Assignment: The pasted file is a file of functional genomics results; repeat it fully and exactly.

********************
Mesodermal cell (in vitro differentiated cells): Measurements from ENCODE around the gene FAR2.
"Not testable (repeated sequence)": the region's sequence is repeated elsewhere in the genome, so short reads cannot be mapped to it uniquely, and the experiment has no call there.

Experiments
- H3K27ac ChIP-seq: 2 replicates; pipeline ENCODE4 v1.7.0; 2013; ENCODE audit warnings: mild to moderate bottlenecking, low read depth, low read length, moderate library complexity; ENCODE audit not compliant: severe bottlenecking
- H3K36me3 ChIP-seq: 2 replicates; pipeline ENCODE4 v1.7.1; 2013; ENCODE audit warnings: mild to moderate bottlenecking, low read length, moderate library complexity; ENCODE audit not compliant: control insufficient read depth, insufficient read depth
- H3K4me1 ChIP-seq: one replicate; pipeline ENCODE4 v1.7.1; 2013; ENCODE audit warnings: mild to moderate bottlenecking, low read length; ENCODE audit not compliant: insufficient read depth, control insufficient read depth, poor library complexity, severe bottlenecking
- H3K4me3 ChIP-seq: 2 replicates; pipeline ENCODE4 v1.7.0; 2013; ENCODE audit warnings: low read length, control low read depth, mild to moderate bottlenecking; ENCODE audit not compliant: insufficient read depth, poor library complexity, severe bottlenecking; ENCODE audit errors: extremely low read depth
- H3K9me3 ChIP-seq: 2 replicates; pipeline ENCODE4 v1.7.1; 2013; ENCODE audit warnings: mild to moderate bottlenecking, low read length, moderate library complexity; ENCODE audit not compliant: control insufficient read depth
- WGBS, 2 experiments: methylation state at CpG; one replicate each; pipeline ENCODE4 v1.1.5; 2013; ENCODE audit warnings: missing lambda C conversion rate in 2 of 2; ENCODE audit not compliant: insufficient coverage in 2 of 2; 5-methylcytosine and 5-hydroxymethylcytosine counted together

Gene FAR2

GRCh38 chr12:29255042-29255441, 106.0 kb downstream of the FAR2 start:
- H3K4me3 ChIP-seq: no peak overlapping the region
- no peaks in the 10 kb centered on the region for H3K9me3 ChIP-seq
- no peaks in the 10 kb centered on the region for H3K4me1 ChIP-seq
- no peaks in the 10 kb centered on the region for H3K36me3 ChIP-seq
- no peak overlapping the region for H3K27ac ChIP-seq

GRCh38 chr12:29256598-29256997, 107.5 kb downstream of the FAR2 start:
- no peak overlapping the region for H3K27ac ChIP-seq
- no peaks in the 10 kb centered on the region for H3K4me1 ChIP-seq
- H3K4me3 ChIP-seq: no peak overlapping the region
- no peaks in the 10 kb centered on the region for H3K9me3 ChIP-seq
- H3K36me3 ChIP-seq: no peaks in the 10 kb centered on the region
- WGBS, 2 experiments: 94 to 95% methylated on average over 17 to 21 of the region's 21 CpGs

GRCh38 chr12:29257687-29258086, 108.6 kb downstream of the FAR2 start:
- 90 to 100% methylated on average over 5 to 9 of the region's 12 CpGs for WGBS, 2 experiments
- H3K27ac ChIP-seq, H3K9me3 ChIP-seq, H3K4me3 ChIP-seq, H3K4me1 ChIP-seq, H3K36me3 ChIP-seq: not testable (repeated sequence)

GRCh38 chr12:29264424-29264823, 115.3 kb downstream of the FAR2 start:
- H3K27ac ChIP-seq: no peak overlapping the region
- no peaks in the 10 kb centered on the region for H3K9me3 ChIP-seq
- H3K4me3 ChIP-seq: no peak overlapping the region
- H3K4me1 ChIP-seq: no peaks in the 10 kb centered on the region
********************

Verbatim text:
Mesodermal cell (in vitro differentiated cells): Measurements from ENCODE around the gene FAR2.
"Not testable (repeated sequence)": the region's sequence is repeated elsewhere in the genome, so short reads cannot be mapped to it uniquely, and the experiment has no call there.

Experiments
- H3K27ac ChIP-seq: 2 replicates; pipeline ENCODE4 v1.7.0; 2013; ENCODE audit warnings: mild to moderate bottlenecking, low read depth, low read length, moderate library complexity; ENCODE audit not compliant: severe bottlenecking
- H3K36me3 ChIP-seq: 2 replicates; pipeline ENCODE4 v1.7.1; 2013; ENCODE audit warnings: mild to moderate bottlenecking, low read length, moderate library complexity; ENCODE audit not compliant: control insufficient read depth, insufficient read depth
- H3K4me1 ChIP-seq: one replicate; pipeline ENCODE4 v1.7.1; 2013; ENCODE audit warnings: mild to moderate bottlenecking, low read length; ENCODE audit not compliant: insufficient read depth, control insufficient read depth, poor library complexity, severe bottlenecking
- H3K4me3 ChIP-seq: 2 replicates; pipeline ENCODE4 v1.7.0; 2013; ENCODE audit warnings: low read length, control low read depth, mild to moderate bottlenecking; ENCODE audit not compliant: insufficient read depth, poor library complexity, severe bottlenecking; ENCODE audit errors: extremely low read depth
- H3K9me3 ChIP-seq: 2 replicates; pipeline ENCODE4 v1.7.1; 2013; ENCODE audit warnings: mild to moderate bottlenecking, low read length, moderate library complexity; ENCODE audit not compliant: control insufficient read depth
- WGBS, 2 experiments: methylation state at CpG; one replicate each; pipeline ENCODE4 v1.1.5; 2013; ENCODE audit warnings: missing lambda C conversion rate in 2 of 2; ENCODE audit not compliant: insufficient coverage in 2 of 2; 5-methylcytosine and 5-hydroxymethylcytosine counted together

Gene FAR2

GRCh38 chr12:29255042-29255441, 106.0 kb downstream of the FAR2 start:
- H3K4me3 ChIP-seq: no peak overlapping the region
- no peaks in the 10 kb centered on the region for H3K9me3 ChIP-seq
- no peaks in the 10 kb centered on the region for H3K4me1 ChIP-seq
- no peaks in the 10 kb centered on the region for H3K36me3 ChIP-seq
- no peak overlapping the region for H3K27ac ChIP-seq

GRCh38 chr12:29256598-29256997, 107.5 kb downstream of the FAR2 start:
- no peak overlapping the region for H3K27ac ChIP-seq
- no peaks in the 10 kb centered on the region for H3K4me1 ChIP-seq
- H3K4me3 ChIP-seq: no peak overlapping the region
- no peaks in the 10 kb centered on the region for H3K9me3 ChIP-seq
- H3K36me3 ChIP-seq: no peaks in the 10 kb centered on the region
- WGBS, 2 experiments: 94 to 95% methylated on average over 17 to 21 of the region's 21 CpGs

GRCh38 chr12:29257687-29258086, 108.6 kb downstream of the FAR2 start:
- 90 to 100% methylated on average over 5 to 9 of the region's 12 CpGs for WGBS, 2 experiments
- H3K27ac ChIP-seq, H3K9me3 ChIP-seq, H3K4me3 ChIP-seq, H3K4me1 ChIP-seq, H3K36me3 ChIP-seq: not testable (repeated sequence)

GRCh38 chr12:29264424-29264823, 115.3 kb downstream of the FAR2 start:
- H3K27ac ChIP-seq: no peak overlapping the region
- no peaks in the 10 kb centered on the region for H3K9me3 ChIP-seq
- H3K4me3 ChIP-seq: no peak overlapping the region
- H3K4me1 ChIP-seq: no peaks in the 10 kb centered on the region